Harriet Harman wants France to pay up but Cameron won't play blame game

The Prime Minister is accused of ignoring warning about the escalating immigration crisis

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Downing Street announced extra measures to cope with the Calais migrants crisis yesterday, insisting David Cameron remained in charge of the situation despite embarking on his summer holiday.

Britain will fund extra security guards, CCTV cameras and floodlights on the French side of the Channel Tunnel, as well as the additional sniffer dogs and fencing announced on Friday. Yet the new measures will be seen as further evidence that the Prime Minister is taking a “sticking plaster” approach rather than a more fundamental response to the crisis.

Labour leader Harriet Harman added to the pressure on Mr Cameron yesterday when she called on him to demand compensation from the French government for British hauliers, businesses and holidaymakers affected by the chaos. No 10 responded by saying the immediate priority was security, and it was not a time to get into a “blame game” with Paris.

Mr Cameron is expected to start his family holiday, rumoured to be on the Scottish island of Jura, this week. But a spokesman insisted he remained in full charge of the country despite being away from Westminster. High-ranking ministers will, if necessary, chair the Government’s emergency committee Cobra, and more crisis meetings are expected in the next few days.


Officials from the Home Office, Foreign Office, Department for Business, Ministry of Defence and Department for Communities and Local Government, as well as the UK Border Force and Highways Agency, took part in the second Cobra meeting in two days yesterday.

But in a letter to Mr Cameron, Ms Harman claimed that the PM had ignored repeated warnings from Labour and hauliers about the escalating crisis in Calais and that it was wrong for UK businesses and families to bear the cost. The interim Labour leader wrote: “The Road Haulage Association has made clear the impact of the current crisis on the UK haulage industry. Furthermore, the Freight Transport Association estimates the cost to the haulage companies caught up in the operation to be £700,000 a day.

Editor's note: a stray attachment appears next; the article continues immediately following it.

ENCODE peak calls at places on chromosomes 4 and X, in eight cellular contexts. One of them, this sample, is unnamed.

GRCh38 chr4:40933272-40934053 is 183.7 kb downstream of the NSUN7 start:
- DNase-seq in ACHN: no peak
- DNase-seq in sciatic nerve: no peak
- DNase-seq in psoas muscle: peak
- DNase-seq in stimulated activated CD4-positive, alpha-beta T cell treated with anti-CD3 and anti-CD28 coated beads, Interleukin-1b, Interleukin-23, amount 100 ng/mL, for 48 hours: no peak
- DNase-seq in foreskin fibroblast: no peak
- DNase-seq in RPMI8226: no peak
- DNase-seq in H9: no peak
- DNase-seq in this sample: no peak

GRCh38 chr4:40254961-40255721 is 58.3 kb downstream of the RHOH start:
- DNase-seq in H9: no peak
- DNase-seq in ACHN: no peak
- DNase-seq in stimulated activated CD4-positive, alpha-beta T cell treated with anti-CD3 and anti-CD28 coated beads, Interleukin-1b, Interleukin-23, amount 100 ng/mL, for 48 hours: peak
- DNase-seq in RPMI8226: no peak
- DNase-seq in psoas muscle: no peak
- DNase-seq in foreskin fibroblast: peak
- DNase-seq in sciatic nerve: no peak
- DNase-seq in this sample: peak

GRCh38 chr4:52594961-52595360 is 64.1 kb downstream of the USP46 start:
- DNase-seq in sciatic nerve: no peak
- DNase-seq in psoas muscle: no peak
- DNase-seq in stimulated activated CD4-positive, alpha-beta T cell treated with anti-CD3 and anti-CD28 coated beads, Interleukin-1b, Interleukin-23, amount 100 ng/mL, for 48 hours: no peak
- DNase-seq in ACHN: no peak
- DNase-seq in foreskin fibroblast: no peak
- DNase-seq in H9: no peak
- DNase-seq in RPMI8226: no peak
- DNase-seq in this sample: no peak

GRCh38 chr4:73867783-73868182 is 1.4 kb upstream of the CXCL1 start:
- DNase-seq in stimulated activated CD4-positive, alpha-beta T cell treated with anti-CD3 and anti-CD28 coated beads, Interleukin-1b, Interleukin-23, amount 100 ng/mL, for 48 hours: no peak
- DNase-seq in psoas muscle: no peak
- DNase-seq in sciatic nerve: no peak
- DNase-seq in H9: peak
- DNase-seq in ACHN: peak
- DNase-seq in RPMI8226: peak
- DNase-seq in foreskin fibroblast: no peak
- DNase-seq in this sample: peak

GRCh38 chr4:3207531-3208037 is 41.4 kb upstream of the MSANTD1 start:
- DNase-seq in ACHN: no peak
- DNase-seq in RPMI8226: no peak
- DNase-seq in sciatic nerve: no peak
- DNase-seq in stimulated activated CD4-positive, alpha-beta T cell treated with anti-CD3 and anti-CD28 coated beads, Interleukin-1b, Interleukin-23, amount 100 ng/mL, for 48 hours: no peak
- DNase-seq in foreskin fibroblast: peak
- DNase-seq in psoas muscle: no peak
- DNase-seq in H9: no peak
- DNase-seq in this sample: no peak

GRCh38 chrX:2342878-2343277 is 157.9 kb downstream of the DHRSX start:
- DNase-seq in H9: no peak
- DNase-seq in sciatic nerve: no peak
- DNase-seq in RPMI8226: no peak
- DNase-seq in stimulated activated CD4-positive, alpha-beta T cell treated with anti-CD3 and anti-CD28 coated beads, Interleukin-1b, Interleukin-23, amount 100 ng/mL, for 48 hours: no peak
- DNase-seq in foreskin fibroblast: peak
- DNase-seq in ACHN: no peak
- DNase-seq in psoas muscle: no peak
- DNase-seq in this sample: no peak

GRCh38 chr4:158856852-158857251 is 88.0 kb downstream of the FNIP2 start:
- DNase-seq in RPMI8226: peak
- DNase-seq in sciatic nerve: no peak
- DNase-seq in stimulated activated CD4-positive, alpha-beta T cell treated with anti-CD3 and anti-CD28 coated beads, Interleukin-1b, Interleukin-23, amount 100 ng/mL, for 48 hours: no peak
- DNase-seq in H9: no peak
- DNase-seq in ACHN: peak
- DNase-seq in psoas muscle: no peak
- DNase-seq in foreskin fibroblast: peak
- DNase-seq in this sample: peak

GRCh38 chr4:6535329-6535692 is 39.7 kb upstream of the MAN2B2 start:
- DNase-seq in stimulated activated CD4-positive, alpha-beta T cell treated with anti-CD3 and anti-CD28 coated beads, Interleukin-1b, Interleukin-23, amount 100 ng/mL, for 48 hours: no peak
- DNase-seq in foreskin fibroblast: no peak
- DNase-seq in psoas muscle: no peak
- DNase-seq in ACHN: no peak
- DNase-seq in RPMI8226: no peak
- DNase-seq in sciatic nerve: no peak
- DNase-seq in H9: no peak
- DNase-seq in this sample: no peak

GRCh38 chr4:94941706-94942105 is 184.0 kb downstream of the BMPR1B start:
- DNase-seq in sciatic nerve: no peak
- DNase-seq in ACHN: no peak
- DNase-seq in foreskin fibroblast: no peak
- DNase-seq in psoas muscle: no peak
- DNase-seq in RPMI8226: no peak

“There are also reports of other businesses having been affected, including in the fresh produce, pharmaceutical, tourism and hospitality industries, not to mention the self-employed and holidaymakers.

“It is wrong for UK businesses and families to face these costs, given border security failures in France. Your discussions with the French government should therefore include a request for compensation, backed up by any diplomatic pressure that may become necessary. Compensation should cover all losses.

“Over the last few days, your approach has been devoid of any serious solution to the crisis. You have failed to initiate any diplomatic pressure on the French government to assess asylum claims and make sure proper immigration procedures are followed. Instead you have chosen to inflame the situation with incendiary and divisive language, which will serve only to escalate the problem.

Prime Minister David Cameron has described the migrants as a 'swarm' (Getty)

“I hope that you will now undertake the urgent diplomatic effort with France and our other European partners to bring the crisis to a close, as well as setting out what steps you intend to take in the long term to tackle the problems of people trafficking and the refugee crisis.”

Labour pointed out that compensation was paid to UK hauliers by the French government for loss of earnings following disruption in the country, including industrial action, in 1996.

A No 10 spokesman said: “The Prime Minister said that the blame game is not going to offer us a solution. We are all committed to working closely with the French on boosting security. Reducing disruption remains our number one priority.”